Forward-Looking Statements

This Annual Report on Form 10-K contains, in addition to historical information, certain forward-looking statements that involve significant risks and uncertainties, which are difficult to predict, and are not guarantees of future performance. Such statements can generally be identified by words such as “anticipates,” “expects,” “intends,” “will,” “could,” “believes,” “estimates,” “continue,” and similar expressions. These forward-looking statements are made pursuant to the safe harbor provisions of the Private Securities Litigation Reform Act of 1995.

Forward-looking statements are based on certain assumptions and discuss future expectations, describe future plans and strategies, and contain financial and operating projections or state other forward-looking information. Our ability to predict results or the actual effect of future events, actions, plans or strategies is inherently uncertain. Although we believe that the expectations reflected in such forward-looking statements are based on reasonable assumptions, our actual results and performance could differ materially from those set forth in, or implied by, the forward-looking statements. Factors that could materially and adversely affect our business, financial condition, liquidity, results of operations and prospects, as well as our ability to make distributions to our shareholders, include, but are not limited to:

 

·

the factors referenced in this Annual Report on Form 10-K, including those set forth in Item 1A. Risk Factors;

 

·

failure to plan and manage the internalization (the “Internalization”) of the Manager or the merger (the “Merger”) with CAH effectively and efficiently under the Contribution Agreement dated as of September 21, 2015 as amended, among us, our operating partnership, the Manager and Starwood Capital Group (the “Contribution Agreement”), or the Agreement and Plan of Merger dated as of September 21, 2015, among us, and certain of our subsidiaries and CAH and certain of its subsidiaries and certain investors in CAH (the “Merger Agreement”);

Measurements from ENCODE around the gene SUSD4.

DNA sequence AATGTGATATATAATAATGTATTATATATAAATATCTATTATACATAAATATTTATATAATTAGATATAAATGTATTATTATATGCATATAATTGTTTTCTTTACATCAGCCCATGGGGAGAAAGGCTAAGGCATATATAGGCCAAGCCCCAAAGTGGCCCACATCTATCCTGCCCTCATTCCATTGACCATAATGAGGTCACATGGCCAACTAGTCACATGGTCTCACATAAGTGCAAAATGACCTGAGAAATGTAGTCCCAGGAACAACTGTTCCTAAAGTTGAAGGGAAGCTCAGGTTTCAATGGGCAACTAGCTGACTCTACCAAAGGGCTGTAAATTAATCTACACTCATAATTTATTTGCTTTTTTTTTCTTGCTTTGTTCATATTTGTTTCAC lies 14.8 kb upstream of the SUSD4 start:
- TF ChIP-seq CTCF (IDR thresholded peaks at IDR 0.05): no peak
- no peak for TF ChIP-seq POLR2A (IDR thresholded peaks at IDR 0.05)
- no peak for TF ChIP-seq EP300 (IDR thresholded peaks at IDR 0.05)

·

the possibility that the anticipated benefits from the Internalization or the Merger may not be realized or may take longer to realize than expected;

 

·

unexpected costs or unexpected liabilities that may arise from the transactions contemplated by the Contribution Agreement or the Merger Agreement;

 

·

the outcome of any legal proceedings that have been or may be instituted against us, CAH or others following the announcement or the completion of the Internalization or the Merger;

 

·

expectations regarding the timing of generating additional revenues;

 

·

changes in our business and growth strategies;

 

·

volatility in the real estate industry, interest rates and spreads, the debt or equity markets, the economy generally or the rental home market specifically, whether the result of market events or otherwise;

 

·

events or circumstances that undermine confidence in the financial markets or otherwise have a broad impact on financial markets, such as the sudden instability or collapse of large financial institutions or other significant corporations, terrorist attacks, natural or man-made disasters, or threatened or actual armed conflicts;

 

·

declines in the value of homes, and macroeconomic shifts in demand for, and competition in the supply of, rental homes;